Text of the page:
How Amazon Business Opens the Door for Supply and Demand Chain-Focused Companies

Business-to-business shoppers expect the kind of shopping experience previously reserved for business-to-consumer shoppers

Rick Chavie
Rick Chavie

Between a massive product assortment and fast delivery options, Amazon leaves many traditional retailers fearing that the online retail giant may eventually take over the business-to-consumer (B2C) sector. As Amazon enters the business-to-business (B2B) market with its new Amazon Business marketplace, should supply chain executives start to feel the same concerns? Not for those who can offer more than just convenient online purchasing.

With the tagline “Everything you love about Amazon. For your business,” Amazon Business is modeled after Amazon’s consumer marketplace. Companies that register for an Amazon Business account have access to an array of business products and supplies, many of which are offered at a discounted price and come with expedited, cheap shipping options. Amazon Business differs from the site’s former B2B marketplace, AmazonSupply, because it is open to businesses only. With this exclusivity, Amazon is able to significantly expand its product assortment by offering products from vendors who sell to businesses only.

While this is a threat to companies supplying businesses, there are many areas where Amazon’s business model falls short for B2B companies.

What’s Missing from Amazon Business

A recent Oracle study found that 77 percent of B2B commerce professionals believe that B2B customer expectations are now more aligned with those of B2C customers. B2B shoppers expect the kind of shopping experience previously reserved for B2C shoppers, which includes convenience, online access, mobility and personalization.

But when it comes to B2B, it’s much more difficult for an e-commerce giant like Amazon to meet all of these expectations using its B2C approach. For businesses, certain purchases require more research, many products need to be replenished at specific times of the year and some purchases need complementary items in order for the product to meet the business’ needs. Many companies also require in-person installation, support or maintenance service with their purchases.

What’s more is that Amazon Business is online only, which means the products are not offered at physical stores, in catalogs or even through direct mail. This means that B2B buyers using Amazon Business experience a disconnect between their online and offline shopping experiences. Additionally, there are no experts available to help business owners make the right decision for their businesses. While this works for more casual shoppers looking for deals on products that may not be vital to the operations of the business, it’s not the ideal shopping situation for more serious business buyers.

Business buyers need more than just a vast marketplace of products at discounted prices. They need increased personalization, additional services, guidance and the comfort of knowing that the supplies they purchase are right for their businesses.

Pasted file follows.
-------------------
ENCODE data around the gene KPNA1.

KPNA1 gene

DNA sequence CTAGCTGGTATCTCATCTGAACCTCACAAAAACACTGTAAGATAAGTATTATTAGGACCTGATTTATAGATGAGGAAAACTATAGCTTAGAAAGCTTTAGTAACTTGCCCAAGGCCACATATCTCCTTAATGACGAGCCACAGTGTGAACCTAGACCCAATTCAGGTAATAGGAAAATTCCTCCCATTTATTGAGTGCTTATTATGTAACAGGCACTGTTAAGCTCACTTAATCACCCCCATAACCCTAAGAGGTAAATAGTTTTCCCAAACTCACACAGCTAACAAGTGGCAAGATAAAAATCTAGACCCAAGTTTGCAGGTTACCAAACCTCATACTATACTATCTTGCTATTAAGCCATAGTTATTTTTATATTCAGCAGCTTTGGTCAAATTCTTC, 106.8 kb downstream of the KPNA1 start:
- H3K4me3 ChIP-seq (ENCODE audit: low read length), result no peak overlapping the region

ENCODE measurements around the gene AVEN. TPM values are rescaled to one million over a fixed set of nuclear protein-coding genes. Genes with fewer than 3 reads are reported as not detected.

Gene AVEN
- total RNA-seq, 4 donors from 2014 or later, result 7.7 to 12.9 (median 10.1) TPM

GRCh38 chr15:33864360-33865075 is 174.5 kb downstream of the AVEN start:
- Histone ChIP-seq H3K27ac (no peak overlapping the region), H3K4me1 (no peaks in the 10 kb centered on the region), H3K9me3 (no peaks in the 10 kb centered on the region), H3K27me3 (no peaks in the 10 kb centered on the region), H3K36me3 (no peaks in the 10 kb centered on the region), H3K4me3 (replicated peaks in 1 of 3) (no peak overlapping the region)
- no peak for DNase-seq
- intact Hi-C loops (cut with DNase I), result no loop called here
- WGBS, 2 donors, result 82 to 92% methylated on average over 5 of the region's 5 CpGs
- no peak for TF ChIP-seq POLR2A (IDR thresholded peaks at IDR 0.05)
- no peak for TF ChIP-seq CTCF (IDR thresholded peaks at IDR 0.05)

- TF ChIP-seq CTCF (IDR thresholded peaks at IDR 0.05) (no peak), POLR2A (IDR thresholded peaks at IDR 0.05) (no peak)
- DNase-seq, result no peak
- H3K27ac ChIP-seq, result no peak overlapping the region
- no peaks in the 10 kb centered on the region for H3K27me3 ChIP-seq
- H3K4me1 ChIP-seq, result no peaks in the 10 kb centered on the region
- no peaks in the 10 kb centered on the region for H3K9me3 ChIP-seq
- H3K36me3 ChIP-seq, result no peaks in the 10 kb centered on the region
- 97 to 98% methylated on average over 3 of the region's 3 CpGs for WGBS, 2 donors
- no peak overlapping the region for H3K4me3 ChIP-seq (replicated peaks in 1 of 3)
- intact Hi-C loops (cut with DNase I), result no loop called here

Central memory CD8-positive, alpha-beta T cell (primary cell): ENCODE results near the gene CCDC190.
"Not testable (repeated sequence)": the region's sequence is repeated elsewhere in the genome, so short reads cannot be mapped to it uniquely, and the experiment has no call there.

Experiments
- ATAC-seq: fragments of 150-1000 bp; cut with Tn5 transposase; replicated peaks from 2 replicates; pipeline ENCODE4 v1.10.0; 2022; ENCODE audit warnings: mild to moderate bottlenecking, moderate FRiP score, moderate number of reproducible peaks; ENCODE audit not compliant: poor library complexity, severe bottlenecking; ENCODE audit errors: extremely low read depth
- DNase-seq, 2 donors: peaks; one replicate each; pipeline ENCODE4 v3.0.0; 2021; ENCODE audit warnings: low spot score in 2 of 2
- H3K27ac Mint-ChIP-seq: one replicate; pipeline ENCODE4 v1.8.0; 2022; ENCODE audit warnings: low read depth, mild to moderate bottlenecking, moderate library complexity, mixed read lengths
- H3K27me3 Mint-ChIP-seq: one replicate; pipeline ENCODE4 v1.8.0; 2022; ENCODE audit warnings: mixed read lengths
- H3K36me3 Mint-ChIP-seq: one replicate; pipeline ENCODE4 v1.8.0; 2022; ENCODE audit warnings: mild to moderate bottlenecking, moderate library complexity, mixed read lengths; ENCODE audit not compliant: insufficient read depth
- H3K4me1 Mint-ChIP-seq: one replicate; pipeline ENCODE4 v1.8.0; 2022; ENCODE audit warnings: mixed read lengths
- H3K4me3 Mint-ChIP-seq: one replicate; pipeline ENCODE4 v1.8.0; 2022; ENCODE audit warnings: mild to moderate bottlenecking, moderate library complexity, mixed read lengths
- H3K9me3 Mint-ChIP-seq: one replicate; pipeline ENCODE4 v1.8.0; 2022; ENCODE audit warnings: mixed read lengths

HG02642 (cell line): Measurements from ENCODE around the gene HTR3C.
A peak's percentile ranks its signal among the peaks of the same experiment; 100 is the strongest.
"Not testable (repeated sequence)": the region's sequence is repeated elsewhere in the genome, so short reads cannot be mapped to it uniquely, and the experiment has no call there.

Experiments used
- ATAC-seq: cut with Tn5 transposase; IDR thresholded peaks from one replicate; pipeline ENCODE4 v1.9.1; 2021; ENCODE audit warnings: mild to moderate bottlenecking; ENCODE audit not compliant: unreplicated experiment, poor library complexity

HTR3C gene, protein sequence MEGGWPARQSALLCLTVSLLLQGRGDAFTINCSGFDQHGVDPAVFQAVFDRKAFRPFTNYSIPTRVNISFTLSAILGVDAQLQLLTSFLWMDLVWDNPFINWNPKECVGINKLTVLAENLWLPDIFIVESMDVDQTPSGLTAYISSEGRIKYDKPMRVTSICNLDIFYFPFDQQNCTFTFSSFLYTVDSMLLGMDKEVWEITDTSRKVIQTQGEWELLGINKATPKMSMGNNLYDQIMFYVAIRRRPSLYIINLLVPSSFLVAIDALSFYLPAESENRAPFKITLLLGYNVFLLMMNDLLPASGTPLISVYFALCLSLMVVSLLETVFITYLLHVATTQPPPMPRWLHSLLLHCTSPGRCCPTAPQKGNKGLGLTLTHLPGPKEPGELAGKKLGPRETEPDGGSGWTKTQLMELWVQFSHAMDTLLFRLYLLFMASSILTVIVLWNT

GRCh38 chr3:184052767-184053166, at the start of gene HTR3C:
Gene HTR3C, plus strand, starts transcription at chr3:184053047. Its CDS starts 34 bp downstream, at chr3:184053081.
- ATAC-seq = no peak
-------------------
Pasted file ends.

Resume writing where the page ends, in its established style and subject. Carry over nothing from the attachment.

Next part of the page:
The Opportunity for Suppliers

Despite Amazon’s arrival on the scene, existing suppliers have an opportunity to stand out by becoming more personal with the B2B customer. Suppliers that are able to provide contractual arrangements, service agreements, better insights into demand patterns, and also unique offerings based on past purchases and installations are able to provide more than Amazon can. This type of personalization needs to go beyond just the sale of the individual item and smaller traditional suppliers are in the perfect position to do so.

Suppliers need to provide a consistent experience for business customers not only on e-commerce sites, but also through direct mail, email, catalogs and even in store. Suppliers should look to more advanced master data management (MDM) and product information management (PIM) capabilities that can enable an orchestrated content experience. By providing more persuasive and personalized content, suppliers can improve the customer’s ability to make the right decisions for their businesses not just on a convenience purchase, but for essential business operations.

Additionally, suppliers can gain a competitive advantage by having more intimate connections with their business customers. Rather than relying on an algorithm to suggest products like Amazon does, suppliers can provide more unique recommendations based on the business’ model, what worked well for it in the past, budget constraints, local regulations and specialized industry requirements. With better content and a more personal connection with the customer, suppliers can provide products as a package based on the business’ true needs, rather than random items that a business may buy individually. Unlike Amazon, suppliers can also share these insights with their customers and truly serve as a partner to help businesses grow and succeed long term.

Moving forward, suppliers must continue to build interactive relationships with their customers. Bundling services with products—and managing quality all the way through the installation or use of the product—is not available on Amazon, which is more of a product-based, quick shipment service. Look into more advanced content, learn more about your customers and provide them with services they simply cannot receive on Amazon. Amazon works well for the B2C sector and it will make inroads into businesses, but there are opportunities to differentiate with content, services and insights into your customers’ businesses.

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